On March 2 I will risk arrest in front of the White House alongside hundreds of other young people from across the country. Our plan is to enact a theatrical human oil spill in an act of nonviolent civil disobedience to protest the Keystone XL pipeline.
Youth and students around the country are mobilizing, preparing to return to the White House to demand action in what could be the most crucial environmental decision of Obama’s presidency: the approval or rejection of Keystone XL.
As young people, we’ll be living with the results of this decision for the rest of our lives. Science and basic math have shown time and again that Keystone XL and the exploitation of the Alberta tar sands will have serious climate ramifications for our country and the entire planet. The State Department’s environmental impact study on the pipeline shows that all emission scenarios in which the Keystone XL is approved put us on a path to warming of more than six degrees C (11 F). This would put thousands of US cities and counties—and the homes of millions of Americans—underwater. The negative health and economic consequences of the pipeline are also well documented.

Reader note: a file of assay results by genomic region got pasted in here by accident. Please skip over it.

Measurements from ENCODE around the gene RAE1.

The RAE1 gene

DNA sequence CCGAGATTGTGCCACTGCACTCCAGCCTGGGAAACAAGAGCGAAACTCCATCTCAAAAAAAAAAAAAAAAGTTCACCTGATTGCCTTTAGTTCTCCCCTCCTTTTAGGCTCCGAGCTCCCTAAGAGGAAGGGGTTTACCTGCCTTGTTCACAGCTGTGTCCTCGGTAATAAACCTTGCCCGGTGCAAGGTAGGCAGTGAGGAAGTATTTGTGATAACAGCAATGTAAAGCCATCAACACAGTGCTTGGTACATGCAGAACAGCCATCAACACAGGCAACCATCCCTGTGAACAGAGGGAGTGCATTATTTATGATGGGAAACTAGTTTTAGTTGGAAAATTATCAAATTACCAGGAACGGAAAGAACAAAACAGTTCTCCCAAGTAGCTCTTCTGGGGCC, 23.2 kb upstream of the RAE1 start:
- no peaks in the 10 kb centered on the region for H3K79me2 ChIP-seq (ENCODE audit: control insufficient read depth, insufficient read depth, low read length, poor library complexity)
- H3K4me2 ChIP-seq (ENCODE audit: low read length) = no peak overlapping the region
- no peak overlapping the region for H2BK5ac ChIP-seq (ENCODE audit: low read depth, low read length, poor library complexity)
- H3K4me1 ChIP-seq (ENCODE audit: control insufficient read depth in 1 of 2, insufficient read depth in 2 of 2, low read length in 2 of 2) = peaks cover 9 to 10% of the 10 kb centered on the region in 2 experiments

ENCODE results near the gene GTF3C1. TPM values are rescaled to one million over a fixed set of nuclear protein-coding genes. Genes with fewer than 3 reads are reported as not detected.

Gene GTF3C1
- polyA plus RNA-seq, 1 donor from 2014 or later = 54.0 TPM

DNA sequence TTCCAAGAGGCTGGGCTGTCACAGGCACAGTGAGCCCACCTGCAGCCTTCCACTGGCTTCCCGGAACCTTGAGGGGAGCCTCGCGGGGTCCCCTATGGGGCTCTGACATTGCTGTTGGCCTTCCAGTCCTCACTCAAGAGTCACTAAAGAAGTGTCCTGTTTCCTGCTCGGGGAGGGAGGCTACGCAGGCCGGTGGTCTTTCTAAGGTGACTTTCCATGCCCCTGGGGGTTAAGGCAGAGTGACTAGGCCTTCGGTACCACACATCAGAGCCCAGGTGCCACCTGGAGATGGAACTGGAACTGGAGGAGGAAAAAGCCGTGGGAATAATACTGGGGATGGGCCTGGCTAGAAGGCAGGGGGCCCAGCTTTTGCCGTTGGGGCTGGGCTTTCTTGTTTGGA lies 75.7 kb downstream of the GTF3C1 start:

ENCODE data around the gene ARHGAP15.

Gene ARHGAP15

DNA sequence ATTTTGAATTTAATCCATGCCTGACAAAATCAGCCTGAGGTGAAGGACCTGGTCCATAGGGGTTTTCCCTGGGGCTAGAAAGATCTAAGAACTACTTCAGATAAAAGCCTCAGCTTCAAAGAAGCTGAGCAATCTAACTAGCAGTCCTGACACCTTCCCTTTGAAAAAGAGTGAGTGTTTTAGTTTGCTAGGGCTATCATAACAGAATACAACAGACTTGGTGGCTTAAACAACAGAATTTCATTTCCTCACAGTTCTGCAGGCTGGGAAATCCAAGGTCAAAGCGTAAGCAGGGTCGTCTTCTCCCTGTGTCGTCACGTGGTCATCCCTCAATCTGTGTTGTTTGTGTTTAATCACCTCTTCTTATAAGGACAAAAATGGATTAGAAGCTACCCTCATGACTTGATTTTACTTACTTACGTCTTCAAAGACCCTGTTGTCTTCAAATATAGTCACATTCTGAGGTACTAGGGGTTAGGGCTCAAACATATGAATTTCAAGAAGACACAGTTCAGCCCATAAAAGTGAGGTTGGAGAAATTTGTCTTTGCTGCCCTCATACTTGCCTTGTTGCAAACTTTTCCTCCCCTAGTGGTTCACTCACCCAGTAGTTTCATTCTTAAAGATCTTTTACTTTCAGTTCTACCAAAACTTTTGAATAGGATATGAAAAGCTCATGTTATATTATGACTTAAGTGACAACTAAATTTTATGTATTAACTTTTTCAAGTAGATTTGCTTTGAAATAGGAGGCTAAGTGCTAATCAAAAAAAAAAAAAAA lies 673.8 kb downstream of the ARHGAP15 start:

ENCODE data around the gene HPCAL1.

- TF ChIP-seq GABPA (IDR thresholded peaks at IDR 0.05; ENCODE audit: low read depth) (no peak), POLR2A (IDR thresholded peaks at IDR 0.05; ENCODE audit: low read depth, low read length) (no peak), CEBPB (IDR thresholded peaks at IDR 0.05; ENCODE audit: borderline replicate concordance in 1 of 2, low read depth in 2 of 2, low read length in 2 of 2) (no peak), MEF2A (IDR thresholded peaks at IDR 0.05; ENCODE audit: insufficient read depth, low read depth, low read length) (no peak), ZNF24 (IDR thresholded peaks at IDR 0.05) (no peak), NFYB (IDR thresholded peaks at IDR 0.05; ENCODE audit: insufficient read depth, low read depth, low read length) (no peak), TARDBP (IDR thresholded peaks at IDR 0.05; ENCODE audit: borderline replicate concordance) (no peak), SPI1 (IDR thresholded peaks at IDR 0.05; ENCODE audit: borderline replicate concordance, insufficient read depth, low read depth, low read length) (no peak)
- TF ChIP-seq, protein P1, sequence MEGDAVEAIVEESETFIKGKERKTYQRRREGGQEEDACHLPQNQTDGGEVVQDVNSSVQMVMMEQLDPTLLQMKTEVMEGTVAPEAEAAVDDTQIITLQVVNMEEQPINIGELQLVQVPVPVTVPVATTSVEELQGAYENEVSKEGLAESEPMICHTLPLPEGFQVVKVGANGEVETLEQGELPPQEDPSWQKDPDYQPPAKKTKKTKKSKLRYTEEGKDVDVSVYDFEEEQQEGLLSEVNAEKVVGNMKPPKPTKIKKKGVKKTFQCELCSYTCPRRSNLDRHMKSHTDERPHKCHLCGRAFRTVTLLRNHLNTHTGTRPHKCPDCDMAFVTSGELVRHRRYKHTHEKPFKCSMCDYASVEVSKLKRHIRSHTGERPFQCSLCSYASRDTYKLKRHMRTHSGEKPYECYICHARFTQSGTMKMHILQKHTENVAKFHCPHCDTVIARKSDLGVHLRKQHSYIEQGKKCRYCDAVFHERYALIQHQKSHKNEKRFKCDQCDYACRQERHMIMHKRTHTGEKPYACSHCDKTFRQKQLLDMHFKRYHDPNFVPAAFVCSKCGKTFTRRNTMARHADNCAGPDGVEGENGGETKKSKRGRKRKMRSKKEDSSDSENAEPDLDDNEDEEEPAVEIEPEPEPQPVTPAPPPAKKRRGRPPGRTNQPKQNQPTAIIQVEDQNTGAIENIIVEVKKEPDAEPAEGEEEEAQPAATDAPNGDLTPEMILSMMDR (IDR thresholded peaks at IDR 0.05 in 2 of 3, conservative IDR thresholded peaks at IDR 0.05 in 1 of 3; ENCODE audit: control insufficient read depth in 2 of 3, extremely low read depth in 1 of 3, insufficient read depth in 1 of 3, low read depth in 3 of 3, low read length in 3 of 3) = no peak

We have and will continue to employ every peaceful and legal channel available to us to stop this pipeline. We’ve issued public comments. We’ve petitioned. We’ve rallied. We’ve lobbied our politicians (though we were outspent thirty-five to one). We’ve cast votes for climate champions who opposed the pipeline. But it has not been enough to make our leaders to commit to real climate action. With lives already impacted and our future on the line, we feel we have no choice but to escalate.
The fight over this pipeline has been going on for years. It began with courageous resistance to tar sands exploitation by indigenous groups like the Beaver Lake Cree and Athabasca Chipewyan First Nations—living at ground zero of tar sands development—and communities on the frontlines of this fight in places like Manchester and Houston and along the Kalamazoo River in Michigan, the site of a 2010 tar sands spill that still hasn’t been cleaned.